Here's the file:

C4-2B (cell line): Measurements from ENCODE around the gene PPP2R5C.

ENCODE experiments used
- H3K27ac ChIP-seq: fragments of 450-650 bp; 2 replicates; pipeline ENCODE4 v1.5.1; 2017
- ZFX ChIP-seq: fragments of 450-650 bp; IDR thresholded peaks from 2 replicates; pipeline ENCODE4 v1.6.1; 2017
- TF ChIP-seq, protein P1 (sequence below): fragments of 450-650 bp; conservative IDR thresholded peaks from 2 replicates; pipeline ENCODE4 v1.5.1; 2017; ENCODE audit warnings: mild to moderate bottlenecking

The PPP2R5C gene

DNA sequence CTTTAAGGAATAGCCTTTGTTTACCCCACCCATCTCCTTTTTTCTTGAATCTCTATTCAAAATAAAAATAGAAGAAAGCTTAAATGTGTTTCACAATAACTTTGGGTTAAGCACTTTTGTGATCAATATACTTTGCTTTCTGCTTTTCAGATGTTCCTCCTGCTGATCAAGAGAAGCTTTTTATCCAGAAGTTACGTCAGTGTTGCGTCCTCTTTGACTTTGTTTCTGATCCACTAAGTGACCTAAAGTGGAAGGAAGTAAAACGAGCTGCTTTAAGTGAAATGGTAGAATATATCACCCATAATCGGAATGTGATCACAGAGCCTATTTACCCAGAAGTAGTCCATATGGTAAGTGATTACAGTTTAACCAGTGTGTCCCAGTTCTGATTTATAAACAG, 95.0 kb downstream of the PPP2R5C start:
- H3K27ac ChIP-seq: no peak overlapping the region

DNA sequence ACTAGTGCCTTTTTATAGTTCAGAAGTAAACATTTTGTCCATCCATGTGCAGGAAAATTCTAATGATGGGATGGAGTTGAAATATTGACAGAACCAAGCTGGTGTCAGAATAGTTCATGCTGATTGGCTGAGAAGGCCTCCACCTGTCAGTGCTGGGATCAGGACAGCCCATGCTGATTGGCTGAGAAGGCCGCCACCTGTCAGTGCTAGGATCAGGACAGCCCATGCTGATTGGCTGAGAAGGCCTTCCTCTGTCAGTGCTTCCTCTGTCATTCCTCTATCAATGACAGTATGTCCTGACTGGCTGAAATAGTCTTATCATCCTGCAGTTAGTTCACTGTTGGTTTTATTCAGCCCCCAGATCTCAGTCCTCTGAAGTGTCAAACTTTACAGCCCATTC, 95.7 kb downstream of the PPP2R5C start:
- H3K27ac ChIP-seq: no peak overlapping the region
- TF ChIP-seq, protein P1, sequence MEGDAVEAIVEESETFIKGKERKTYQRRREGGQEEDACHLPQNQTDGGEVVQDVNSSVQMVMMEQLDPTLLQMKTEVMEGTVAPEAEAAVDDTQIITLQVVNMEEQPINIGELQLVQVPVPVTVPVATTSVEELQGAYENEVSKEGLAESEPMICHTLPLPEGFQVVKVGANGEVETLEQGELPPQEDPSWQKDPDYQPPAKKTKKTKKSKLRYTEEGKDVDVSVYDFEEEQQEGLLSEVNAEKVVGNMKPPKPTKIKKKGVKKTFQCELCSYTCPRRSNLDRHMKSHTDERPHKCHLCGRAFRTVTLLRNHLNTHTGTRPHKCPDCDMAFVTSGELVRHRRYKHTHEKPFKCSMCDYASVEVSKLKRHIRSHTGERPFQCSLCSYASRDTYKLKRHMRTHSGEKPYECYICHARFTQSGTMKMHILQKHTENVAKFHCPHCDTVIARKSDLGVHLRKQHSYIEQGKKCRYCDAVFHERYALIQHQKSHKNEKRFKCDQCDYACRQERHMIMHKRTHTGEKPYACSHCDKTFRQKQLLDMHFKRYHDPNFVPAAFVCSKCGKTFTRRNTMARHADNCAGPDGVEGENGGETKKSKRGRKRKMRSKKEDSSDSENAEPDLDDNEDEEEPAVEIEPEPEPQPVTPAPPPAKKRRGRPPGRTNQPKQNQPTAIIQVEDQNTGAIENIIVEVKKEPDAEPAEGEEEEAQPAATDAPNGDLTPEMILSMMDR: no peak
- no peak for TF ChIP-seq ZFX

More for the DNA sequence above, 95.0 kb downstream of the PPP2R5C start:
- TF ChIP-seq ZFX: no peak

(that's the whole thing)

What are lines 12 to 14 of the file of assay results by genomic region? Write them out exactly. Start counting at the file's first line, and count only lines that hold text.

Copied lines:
- no peak for TF ChIP-seq ZFX

More for the DNA sequence above, 95.0 kb downstream of the PPP2R5C start:
- TF ChIP-seq ZFX: no peak